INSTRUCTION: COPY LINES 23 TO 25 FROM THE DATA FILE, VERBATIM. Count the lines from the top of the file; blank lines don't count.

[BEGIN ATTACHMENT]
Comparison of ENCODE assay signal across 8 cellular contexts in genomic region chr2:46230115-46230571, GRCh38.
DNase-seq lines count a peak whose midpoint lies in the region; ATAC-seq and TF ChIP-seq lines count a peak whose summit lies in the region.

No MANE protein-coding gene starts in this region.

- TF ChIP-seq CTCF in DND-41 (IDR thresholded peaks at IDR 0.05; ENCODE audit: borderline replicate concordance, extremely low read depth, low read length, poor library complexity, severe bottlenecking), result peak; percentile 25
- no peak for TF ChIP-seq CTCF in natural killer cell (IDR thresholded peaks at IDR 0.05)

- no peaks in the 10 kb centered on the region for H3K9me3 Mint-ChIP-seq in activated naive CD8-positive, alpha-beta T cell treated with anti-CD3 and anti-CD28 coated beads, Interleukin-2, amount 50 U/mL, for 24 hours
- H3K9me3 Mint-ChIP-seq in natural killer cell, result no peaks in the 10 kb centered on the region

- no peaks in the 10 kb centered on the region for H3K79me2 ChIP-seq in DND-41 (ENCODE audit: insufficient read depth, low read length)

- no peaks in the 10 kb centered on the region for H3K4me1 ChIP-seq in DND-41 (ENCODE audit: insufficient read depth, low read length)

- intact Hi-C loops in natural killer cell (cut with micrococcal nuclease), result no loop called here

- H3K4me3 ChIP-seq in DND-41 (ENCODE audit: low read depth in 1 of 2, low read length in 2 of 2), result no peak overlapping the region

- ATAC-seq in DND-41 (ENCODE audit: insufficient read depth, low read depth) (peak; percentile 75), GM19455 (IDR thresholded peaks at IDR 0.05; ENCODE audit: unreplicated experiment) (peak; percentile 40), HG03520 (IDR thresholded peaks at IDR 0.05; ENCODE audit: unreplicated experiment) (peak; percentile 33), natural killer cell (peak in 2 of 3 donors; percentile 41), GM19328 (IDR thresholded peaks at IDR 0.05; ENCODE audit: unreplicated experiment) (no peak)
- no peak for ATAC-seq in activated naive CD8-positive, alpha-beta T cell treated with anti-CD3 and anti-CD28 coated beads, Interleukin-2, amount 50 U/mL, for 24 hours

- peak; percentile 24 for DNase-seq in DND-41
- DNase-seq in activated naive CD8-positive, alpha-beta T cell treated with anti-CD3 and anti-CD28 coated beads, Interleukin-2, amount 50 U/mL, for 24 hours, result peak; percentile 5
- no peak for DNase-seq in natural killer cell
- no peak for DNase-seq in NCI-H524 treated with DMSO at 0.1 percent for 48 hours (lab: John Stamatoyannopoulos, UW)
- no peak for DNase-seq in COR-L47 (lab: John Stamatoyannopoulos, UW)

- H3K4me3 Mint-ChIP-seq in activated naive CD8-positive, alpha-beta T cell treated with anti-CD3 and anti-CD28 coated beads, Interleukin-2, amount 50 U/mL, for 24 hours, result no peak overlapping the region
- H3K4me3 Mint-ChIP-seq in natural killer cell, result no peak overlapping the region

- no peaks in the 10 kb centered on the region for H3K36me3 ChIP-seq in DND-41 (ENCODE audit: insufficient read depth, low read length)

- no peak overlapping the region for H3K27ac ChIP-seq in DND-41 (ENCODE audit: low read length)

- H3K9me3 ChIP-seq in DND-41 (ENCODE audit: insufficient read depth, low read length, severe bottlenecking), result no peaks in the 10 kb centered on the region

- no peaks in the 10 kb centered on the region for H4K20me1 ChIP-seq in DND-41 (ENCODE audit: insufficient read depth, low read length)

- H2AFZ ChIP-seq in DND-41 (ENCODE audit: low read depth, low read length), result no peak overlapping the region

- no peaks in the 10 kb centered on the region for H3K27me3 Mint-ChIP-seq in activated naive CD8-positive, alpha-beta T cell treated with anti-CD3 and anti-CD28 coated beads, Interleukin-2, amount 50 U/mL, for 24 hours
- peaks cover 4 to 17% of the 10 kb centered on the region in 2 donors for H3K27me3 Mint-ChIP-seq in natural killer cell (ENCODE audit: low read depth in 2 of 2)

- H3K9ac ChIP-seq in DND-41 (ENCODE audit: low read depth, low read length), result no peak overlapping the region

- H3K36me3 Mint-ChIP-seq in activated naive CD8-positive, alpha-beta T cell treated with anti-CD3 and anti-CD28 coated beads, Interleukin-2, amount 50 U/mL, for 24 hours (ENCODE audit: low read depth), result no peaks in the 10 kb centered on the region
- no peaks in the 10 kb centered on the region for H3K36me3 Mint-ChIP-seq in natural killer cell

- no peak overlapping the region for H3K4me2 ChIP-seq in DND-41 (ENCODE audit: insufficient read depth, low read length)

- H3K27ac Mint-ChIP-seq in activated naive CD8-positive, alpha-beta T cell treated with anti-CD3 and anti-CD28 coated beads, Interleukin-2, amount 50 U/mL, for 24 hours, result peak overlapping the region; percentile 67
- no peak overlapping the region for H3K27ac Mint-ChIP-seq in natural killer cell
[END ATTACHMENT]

- H3K9me3 ChIP-seq in DND-41 (ENCODE audit: insufficient read depth, low read length, severe bottlenecking), result no peaks in the 10 kb centered on the region

- no peaks in the 10 kb centered on the region for H4K20me1 ChIP-seq in DND-41 (ENCODE audit: insufficient read depth, low read length)

- H2AFZ ChIP-seq in DND-41 (ENCODE audit: low read depth, low read length), result no peak overlapping the region